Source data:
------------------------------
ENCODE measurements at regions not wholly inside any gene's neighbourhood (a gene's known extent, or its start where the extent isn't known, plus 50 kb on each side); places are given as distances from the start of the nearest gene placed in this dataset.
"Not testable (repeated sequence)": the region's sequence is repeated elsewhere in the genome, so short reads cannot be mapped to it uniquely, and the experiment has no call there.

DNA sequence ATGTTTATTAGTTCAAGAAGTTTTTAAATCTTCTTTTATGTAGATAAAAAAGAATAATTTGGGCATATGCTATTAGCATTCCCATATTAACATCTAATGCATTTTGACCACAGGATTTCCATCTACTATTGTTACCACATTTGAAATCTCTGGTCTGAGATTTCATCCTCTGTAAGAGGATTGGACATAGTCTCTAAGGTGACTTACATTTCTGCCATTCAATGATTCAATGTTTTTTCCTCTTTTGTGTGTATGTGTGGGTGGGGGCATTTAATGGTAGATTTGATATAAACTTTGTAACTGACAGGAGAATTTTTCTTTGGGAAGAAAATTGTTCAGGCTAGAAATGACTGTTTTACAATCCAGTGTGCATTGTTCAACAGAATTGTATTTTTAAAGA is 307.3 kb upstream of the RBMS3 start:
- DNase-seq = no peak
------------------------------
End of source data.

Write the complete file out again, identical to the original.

ENCODE measurements at regions not wholly inside any gene's neighbourhood (a gene's known extent, or its start where the extent isn't known, plus 50 kb on each side); places are given as distances from the start of the nearest gene placed in this dataset.
"Not testable (repeated sequence)": the region's sequence is repeated elsewhere in the genome, so short reads cannot be mapped to it uniquely, and the experiment has no call there.

DNA sequence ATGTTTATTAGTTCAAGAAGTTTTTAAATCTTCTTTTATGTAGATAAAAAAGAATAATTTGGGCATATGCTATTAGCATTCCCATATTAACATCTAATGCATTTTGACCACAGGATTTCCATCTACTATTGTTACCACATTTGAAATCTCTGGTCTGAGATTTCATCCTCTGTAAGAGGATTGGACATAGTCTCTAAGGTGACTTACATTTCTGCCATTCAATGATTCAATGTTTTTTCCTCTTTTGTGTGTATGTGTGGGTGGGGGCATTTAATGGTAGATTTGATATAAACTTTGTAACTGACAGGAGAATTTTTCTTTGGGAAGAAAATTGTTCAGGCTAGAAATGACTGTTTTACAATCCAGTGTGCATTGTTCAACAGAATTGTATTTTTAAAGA is 307.3 kb upstream of the RBMS3 start:
- DNase-seq = no peak